Dinner

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Shit! What’s For Dinner?

Dishes to look forward to this week

A drawing of a grain bowl.
A drawing of a grain bowl.
Illustration: Elsma Ramirez

While tomorrow is a day many of us are looking forward to (and are downright relieved about), we can’t help but feel anxious post-insurrection, as we approach a staggering 400,000 lives lost since March, and a litany of other things that provoke worry. Let’s hold onto hope and find strength for the work that’s cut out for us.

Meanwhile, we still have to eat. This week, we’ve got make your own grain bowls, macaroni and cheese, and of these roasted chicken ideas, we’re into the cumin, honey, and orange option.

Grain Bowls

Makes: 6–8 servings Time: 10 minutes to more than an…


Shit! What’s For Dinner?

Unfussy basics for the start of 2021

Photo: Suzy Allman for the New York Times

Happy New Year. We would hope it’s a given that 2021 will be a marked improvement from last year. Now let’s get cooking. We’ll start with a terrific what-to-do-with-pasta-leftovers that’s actually worth planning for — pasta frittata. It’s portable, it’s endlessly versatile, and it’s practically foolproof. Substitute almost any cheese for the parmesan (or leave it out altogether) and toss in any cooked vegetable or meat: Make it your own. As for the chopped salad, this is perfect as a hearty side or a light meal — plus 8 possible additions. …


Shit! What’s For Dinner?

What to cook this week

Brisket
Brisket
Photo: Sam Bloomberg-Rissman/Moment/Getty Images

This week’s picks start with a recipe for Hanukkah, brisket that requires low and slow cooking, with the final browning that can take as little as 10 minutes. Next up, Daniel’s flourless noodles that are fun to make every time. We’ve also got chicken soup with matzo balls, and a stick-to-your ribs white bean soup that you’ll be glad to have the leftovers for lunch.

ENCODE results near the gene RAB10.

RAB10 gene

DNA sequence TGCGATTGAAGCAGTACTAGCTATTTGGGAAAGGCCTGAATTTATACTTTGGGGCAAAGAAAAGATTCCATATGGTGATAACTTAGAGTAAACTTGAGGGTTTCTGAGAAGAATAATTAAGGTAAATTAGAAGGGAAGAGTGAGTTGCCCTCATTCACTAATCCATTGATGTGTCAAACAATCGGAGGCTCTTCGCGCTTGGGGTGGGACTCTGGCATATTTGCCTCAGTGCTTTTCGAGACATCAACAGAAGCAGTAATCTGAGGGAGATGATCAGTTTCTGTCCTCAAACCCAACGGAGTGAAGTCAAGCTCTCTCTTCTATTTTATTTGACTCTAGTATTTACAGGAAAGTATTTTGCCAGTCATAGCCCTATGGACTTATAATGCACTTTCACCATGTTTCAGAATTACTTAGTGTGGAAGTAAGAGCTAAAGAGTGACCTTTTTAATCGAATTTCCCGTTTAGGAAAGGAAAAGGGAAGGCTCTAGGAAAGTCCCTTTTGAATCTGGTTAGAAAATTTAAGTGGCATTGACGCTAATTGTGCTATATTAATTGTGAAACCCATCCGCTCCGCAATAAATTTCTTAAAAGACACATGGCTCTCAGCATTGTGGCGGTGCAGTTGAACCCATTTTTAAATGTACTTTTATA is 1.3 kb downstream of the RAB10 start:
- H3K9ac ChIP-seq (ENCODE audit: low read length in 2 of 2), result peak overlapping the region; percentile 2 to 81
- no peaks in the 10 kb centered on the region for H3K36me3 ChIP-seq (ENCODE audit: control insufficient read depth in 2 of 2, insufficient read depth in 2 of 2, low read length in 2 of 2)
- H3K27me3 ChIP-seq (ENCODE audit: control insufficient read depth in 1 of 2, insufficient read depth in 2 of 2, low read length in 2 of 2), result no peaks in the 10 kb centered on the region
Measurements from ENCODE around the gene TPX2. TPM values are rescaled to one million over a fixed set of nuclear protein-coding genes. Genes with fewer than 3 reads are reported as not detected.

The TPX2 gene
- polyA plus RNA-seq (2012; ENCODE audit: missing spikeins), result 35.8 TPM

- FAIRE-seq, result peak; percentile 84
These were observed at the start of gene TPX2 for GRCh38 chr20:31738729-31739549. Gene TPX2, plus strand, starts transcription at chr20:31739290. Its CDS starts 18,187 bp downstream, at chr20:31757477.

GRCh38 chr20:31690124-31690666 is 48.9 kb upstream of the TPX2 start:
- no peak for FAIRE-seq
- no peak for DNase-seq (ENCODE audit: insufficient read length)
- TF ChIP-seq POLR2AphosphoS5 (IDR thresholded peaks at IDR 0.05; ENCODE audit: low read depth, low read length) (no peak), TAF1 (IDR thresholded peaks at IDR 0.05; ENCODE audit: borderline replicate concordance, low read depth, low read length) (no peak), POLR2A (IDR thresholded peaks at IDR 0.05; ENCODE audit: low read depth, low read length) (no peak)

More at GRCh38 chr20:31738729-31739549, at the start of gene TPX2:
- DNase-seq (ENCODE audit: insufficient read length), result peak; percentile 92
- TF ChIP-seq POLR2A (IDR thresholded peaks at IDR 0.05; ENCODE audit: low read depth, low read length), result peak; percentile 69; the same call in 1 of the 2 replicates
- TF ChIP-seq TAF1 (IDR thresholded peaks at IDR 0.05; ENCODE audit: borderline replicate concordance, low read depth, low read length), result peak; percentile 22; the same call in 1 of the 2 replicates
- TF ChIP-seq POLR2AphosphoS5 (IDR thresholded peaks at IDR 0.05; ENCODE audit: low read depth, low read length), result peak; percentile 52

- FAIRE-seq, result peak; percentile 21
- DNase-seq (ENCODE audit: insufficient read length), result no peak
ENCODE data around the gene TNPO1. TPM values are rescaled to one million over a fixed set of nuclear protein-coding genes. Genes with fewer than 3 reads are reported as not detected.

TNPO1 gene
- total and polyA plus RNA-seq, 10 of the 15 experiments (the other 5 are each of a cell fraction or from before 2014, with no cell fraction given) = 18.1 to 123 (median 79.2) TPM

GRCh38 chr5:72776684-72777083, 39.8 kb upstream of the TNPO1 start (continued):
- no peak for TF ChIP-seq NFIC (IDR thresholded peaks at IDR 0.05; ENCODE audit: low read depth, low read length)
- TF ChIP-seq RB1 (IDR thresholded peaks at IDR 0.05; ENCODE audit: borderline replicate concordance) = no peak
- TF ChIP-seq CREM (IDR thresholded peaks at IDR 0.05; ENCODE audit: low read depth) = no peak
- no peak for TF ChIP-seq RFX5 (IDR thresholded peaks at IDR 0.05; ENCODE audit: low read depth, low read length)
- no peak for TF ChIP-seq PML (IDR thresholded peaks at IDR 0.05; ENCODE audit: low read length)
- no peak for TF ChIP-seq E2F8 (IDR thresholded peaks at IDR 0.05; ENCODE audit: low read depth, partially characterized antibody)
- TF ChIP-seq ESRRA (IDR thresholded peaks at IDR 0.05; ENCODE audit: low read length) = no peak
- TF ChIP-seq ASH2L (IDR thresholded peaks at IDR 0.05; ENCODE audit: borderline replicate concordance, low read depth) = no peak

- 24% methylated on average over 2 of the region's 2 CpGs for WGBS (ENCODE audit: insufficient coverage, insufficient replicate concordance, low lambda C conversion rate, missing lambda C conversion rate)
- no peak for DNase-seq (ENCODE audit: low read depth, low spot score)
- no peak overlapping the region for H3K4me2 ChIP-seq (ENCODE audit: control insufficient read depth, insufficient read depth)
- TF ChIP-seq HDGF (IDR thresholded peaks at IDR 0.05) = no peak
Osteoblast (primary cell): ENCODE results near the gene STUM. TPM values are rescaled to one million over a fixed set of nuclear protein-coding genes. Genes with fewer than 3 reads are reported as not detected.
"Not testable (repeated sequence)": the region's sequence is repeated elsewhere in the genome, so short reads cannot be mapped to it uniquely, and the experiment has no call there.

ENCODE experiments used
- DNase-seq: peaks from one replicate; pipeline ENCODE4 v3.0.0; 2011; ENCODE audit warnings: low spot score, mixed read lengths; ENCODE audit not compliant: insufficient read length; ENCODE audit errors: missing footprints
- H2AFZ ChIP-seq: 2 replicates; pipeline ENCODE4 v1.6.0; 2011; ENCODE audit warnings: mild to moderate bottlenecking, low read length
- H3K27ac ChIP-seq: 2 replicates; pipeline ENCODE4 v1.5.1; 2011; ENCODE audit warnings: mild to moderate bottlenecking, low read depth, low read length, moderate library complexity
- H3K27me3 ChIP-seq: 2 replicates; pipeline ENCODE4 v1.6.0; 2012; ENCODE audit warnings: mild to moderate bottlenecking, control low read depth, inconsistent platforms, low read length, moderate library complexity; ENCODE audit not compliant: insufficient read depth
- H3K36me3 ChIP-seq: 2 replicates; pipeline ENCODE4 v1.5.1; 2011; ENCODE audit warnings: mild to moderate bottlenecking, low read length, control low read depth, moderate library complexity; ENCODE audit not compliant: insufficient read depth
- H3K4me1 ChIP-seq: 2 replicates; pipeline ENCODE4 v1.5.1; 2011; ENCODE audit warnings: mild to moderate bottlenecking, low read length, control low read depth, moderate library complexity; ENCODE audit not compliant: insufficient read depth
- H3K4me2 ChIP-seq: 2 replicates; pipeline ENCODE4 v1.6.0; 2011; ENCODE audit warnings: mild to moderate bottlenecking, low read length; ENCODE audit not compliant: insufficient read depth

‘Barbecued’ Brisket

Makes: 8 or more servings
Time: About 3 hours

Ingredients

  • 2 tablespoons extra-virgin olive oil or vegetable oil, more as needed
  • 1 whole beef brisket, about 5 pounds
  • Salt and freshly ground black pepper
  • 1–2 large…


Shit! What’s For Dinner?

We’re saturated with news of a post-Thanksgiving Covid spike: Let’s take care of ourselves and each other

Oysters on the half shell
Oysters on the half shell
Oysters contain more zinc than any other food. Photo: Yuliya Koshchiy/500px/Getty Images

Dr. Anthony Fauci and Dr. Deborah Birx have warned of an impending Covid-19 spike beyond what we’re already seeing — as a result of Americans’ insistence on traveling to see their families over the holiday.

While our suggestions for the week aren’t as festive as we’d like as we approach the December holiday month, we’d rather you take care of yourselves, stay healthy, and stay home.

Our first selection, below, is a collection of immune-boosting meals that includes greens with fruit, cheese, and nuts; 10 ways to cook beans and greens; and variations on minestrone soup.

Next up, we’re pointing…


My seasonal go-to for a vegetable that’s not my favorite

Pasta with winter squash and tomatoes in a Dutch oven.
Pasta with winter squash and tomatoes in a Dutch oven.
Photo: Kate Bittman

For the last few years, every time winter squash appears, I’ve pretty much immediately made Bittman’s Pasta With Winter Squash and Tomatoes recipe. Aside from delicata, which I absolutely love, I’m not the biggest fan of squashes, so I’m always looking for new, inoffensive ways to incorporate them.

This recipe is easy — the peeling and chopping of the squash is the most tedious part, as it tends to be for squash recipes — and super hearty; plus, the pasta-to-vegetable ratio is kinda crazy, and it works. It’s 2 pounds of squash, plus a couple of cups of chopped tomatoes…


These customizable one-pan dinners take just a few minutes under the heat